Now I will endeavor to support that in the text as we look at is so you’ll not just think that I’m imposing something here. There are two kinds of branches then, branches that do not bear fruit. They are taken away; they are burned; and they refer to these kind of people who, like Judas, stand in some kind of close connection to Jesus, but they apostate – they bail out. And then there are branches who, like the other eleven, truly abide, truly bear fruit. The groups then are the professors and the possessors – the true and the false. And incidentally, isn’t this typical of John’s approach. When we studied 1 John, what have we found that John contrasts? The true believer with – what? – the false. That’s his whole approach. This is the way he works.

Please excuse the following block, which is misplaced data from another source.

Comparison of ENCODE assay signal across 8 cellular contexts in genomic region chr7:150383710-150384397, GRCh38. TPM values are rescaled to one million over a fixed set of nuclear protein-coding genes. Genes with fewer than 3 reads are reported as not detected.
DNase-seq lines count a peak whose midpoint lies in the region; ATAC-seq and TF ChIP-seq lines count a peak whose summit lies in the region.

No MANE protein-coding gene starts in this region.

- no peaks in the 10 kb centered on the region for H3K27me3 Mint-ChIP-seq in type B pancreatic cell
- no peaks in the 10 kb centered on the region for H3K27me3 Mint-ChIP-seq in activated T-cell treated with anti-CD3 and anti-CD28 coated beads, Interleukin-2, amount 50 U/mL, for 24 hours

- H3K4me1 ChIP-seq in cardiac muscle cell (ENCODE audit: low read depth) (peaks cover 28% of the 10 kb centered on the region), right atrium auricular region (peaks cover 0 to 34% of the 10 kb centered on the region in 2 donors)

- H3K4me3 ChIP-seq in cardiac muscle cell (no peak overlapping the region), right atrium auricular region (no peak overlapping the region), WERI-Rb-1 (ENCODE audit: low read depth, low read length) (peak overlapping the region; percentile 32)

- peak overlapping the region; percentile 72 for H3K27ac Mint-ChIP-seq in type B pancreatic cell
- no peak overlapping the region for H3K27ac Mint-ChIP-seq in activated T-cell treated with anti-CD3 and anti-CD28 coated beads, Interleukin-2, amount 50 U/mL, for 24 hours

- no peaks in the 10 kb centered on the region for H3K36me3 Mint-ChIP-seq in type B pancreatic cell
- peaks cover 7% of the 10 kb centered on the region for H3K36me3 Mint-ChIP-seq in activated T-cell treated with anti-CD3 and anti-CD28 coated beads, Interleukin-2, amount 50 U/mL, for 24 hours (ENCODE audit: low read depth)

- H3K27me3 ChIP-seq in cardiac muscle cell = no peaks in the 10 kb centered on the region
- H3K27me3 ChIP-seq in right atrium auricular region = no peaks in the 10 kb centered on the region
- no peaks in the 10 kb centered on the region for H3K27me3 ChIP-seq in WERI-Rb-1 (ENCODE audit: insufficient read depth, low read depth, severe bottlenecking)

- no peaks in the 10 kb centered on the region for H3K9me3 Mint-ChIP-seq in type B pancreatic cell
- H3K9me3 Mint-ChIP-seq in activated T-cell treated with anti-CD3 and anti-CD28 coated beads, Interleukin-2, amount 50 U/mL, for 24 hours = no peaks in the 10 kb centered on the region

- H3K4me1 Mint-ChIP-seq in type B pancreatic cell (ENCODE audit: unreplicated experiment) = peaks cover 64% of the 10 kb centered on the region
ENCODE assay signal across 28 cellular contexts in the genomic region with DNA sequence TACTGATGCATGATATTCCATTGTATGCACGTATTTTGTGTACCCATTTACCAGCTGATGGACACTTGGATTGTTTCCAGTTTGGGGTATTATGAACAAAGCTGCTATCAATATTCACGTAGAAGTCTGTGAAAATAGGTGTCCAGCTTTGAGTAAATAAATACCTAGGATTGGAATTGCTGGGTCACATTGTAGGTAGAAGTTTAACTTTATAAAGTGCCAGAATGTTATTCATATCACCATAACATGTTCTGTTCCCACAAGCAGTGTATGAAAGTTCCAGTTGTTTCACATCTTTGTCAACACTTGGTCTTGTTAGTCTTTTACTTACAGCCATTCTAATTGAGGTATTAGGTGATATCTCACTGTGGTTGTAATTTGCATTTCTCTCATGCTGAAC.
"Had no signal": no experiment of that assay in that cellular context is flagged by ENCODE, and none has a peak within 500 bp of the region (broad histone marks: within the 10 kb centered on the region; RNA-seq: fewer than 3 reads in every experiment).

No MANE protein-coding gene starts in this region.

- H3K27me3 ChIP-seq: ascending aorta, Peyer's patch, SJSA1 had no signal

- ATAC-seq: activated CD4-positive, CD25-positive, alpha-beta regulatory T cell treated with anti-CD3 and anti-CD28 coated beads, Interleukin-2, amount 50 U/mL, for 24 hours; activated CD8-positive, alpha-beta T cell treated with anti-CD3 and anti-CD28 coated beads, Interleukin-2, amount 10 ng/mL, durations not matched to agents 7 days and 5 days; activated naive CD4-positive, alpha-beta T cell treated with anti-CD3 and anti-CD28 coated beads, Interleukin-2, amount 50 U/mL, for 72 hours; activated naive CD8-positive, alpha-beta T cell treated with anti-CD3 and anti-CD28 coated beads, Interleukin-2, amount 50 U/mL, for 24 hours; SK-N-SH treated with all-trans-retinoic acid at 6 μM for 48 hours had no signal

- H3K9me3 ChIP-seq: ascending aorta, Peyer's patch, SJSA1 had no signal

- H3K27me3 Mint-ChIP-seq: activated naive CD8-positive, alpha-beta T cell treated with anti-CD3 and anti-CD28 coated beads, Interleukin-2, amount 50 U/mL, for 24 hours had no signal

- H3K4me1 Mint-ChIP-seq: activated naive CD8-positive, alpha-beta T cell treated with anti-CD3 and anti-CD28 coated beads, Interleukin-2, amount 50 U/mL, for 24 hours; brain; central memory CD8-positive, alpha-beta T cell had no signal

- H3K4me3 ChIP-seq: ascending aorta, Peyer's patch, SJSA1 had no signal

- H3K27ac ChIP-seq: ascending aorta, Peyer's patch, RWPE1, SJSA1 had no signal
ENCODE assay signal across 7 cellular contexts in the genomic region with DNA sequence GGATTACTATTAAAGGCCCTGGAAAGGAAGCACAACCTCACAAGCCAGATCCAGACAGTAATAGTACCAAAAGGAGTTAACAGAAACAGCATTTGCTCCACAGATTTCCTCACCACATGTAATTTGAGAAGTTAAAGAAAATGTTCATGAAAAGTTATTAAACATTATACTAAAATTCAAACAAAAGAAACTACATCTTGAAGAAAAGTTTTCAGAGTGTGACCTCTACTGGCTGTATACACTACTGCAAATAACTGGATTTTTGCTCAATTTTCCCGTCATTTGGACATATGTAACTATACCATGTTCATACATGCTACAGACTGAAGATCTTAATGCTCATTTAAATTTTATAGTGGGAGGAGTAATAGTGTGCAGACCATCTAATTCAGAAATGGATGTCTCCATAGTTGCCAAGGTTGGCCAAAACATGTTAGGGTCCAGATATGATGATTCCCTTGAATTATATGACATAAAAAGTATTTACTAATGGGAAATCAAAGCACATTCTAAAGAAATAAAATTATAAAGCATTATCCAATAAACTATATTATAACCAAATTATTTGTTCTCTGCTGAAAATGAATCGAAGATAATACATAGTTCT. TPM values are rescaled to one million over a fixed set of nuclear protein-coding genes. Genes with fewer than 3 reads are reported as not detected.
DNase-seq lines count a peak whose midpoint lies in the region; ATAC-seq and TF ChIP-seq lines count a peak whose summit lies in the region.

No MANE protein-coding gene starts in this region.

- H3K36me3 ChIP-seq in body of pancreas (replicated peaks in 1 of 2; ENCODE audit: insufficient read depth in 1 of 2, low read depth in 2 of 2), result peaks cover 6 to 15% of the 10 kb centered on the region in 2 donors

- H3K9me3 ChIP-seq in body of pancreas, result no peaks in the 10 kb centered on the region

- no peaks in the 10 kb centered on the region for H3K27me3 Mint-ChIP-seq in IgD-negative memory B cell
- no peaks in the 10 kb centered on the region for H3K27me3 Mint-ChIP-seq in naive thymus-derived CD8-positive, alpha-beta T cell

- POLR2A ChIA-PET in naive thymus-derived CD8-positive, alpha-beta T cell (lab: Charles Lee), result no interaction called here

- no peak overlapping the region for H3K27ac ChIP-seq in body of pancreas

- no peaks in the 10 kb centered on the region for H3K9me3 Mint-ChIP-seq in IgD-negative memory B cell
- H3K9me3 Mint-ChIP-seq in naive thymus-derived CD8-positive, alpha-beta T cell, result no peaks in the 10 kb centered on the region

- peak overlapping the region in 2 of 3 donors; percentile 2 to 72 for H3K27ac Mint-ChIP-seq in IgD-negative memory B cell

So in this final night, our Lord pulls together all the characters of the upper room: Himself, He is the vine, the true one; the Father, who is the vinedresser; and the eleven who are the abiding branches; and the one Judas branch, the betrayer. Now let’s look to begin with, then, at these characters. And the first point in our simple outline, and it’s really a simple one, is the characters of the analogy. The first one is in verse 1, “I am the true vine,” or I am the vine, the true one. The word alethinos here means the ideal, the perfect, the real, the genuine. And He says that in reference to Israel, you see, because the Jews felt they were God’s vine. Now let me show you what I mean by that.